Country of origin
Dimensions and weight
Length (gun forward)
105 mm rifled
1 x 7.62 mm, 1 x 12.7 mm
- 10 to + 20 degrees
6 000 x 7.62 mm, 900 x 12.7 mm
Continental AVDS-1970-2 diesel
Maximum road speed
Fording (with preparation)
of the M60 Patton began in 1957. It was designed to counter the threat
posed by the Soviet T-54 and
medium tanks, that were superior in all aspects to the US M48 medium
tanks. First prototypes were built in
1958-1959. The M60
was the first Main Battle Tank (MBT), built in the United
States. It was designed around a new concept of general-purpose
medium tank, that had the firepower of a heavy tank and a weight and
mobility of a medium tank. At that time anti-tank weapons outpaced
armor development. By the 1960s anti-tank rounds could easily
penetrate up to a meter of steel, so importance of heavy tanks was
diminishing. The new US main battle tank was well armed and well
armored, highly mobile, yet it was cheap enough to be built in large
numbers. Production contract was awarded to Chrysler for a first batch of 180 MBTs.
Production of the M60 commenced in 1960 at the Detroit Tank Plant. However the
version was produced only for 2 years. In 1962 it was replaced in
improved M60A1 MBT. Introduction of the M60 Patton soon made the
heavy US tanks obsolete. The definitive version was the M60A3. It
was adopted by the US Army in 1978. Production of the M60 series ceased in 1987.
More than 15 000 of M60 series tanks and variants were produced for
the US Army and export
customers. A number of these tanks were exported to US allies and
remain operational to this day. Foreign operators include Israel (1
400 MBTs of various models), Egypt (700 M60A1 and 1 016 M60A3), Iran
(approximately 200 M60A1), Italy (300 M60A1), Saudi Arabia (450
M60A1 and M60A3), Australia (170 M60A3), Turkey, Taiwan, and a
number of other countries.
In terms of
design the M60 is a further development of the M48
medium tank. It has similar outlines as the M48. A number of components were carried over from the M48A2. However the M60 featured significantly improved armored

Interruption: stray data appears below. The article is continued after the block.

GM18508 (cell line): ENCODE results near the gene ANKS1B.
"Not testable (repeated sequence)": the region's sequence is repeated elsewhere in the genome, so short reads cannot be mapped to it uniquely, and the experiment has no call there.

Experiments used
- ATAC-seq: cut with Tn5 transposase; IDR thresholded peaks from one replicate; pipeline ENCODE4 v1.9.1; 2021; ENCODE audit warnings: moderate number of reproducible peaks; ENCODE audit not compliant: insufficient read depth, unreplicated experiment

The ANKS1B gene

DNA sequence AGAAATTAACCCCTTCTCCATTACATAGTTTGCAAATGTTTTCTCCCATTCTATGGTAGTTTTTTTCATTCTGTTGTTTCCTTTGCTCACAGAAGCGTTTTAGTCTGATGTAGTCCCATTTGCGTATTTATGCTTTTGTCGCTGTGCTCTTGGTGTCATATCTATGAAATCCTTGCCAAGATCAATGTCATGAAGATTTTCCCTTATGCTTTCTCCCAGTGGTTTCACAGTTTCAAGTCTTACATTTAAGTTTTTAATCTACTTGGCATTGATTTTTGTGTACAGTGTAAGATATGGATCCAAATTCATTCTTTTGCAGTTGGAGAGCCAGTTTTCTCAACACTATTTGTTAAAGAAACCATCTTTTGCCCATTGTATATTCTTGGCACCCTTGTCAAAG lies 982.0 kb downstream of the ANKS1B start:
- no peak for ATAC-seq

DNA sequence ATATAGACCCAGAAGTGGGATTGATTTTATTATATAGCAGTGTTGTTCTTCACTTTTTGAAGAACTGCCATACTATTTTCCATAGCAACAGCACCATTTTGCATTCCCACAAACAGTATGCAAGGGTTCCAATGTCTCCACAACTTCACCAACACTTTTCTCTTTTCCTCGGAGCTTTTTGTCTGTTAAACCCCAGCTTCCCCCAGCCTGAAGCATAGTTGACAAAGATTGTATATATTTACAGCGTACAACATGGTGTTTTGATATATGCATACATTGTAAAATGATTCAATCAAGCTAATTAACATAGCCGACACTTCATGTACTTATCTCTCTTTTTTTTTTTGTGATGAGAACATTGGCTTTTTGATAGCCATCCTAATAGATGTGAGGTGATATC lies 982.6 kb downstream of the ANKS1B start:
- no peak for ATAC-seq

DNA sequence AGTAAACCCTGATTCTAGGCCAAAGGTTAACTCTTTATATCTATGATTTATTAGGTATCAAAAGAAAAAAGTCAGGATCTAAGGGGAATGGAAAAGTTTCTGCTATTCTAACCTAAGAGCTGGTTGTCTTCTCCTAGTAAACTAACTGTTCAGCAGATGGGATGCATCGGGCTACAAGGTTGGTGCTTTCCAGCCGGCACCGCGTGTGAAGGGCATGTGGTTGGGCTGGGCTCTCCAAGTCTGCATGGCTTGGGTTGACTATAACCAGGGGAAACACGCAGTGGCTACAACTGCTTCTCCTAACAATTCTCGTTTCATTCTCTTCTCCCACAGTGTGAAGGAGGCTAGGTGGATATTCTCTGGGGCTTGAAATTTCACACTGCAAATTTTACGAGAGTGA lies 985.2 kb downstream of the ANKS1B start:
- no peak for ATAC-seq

protection, more powerful armament and engine. Also this tank had
many advanced equipment.
tank has a cast homogenous steel armor hull and turret. The M60 was
better protected than the previous M48. New commander's cupola with
heavy machine gun was added.
model (sometimes referred as M60A0) had the M48 turret. However it
was fitted with a more powerful M68 105 mm rifled gun. It was a British L7
tank gun, license-produced in the the United States. At the time the L7 was a standard NATO tank gun.
It was used on contemporary tanks, such as
AMX-30 and German
of the M60 could be replaced in field conditions. The M60 could
penetrate 120 mm of rolled homogenous armor at a range of 2 000 meters. A total of 60
rounds of 5 types were carried for the main gun. These include APFSDS, APDS, HEAT, HESH and smoke
armament consists of coaxial 7.62 mm machine gun. There is also a 12.7 mm
heavy machine gun, mounted in the commanders cupola. It is fired
under full armor protection.
tanks were fitted with a searchlight over the main gun.
The M60 was
the first US tank, fitted
a with diesel engine. Previous US tanks were powered by petrol
engines. The M60 was fitted with a Continental AVDS-1790-2 diesel engine, developing
750 horsepower. This engine can be replaced in field conditions
hours. The M60 tank has a torsion bar-type suspension, which is
made up of six road wheels with the idler at the rear, with three
track return rollers.
Patton and its variants could accept a variety of combat engineer equipment, including mine rollers, mine plows, and dozer blades.
These allow the tank to proof, breach, or clear minefields
while in contact with the enemy. Dozer blades also allow for many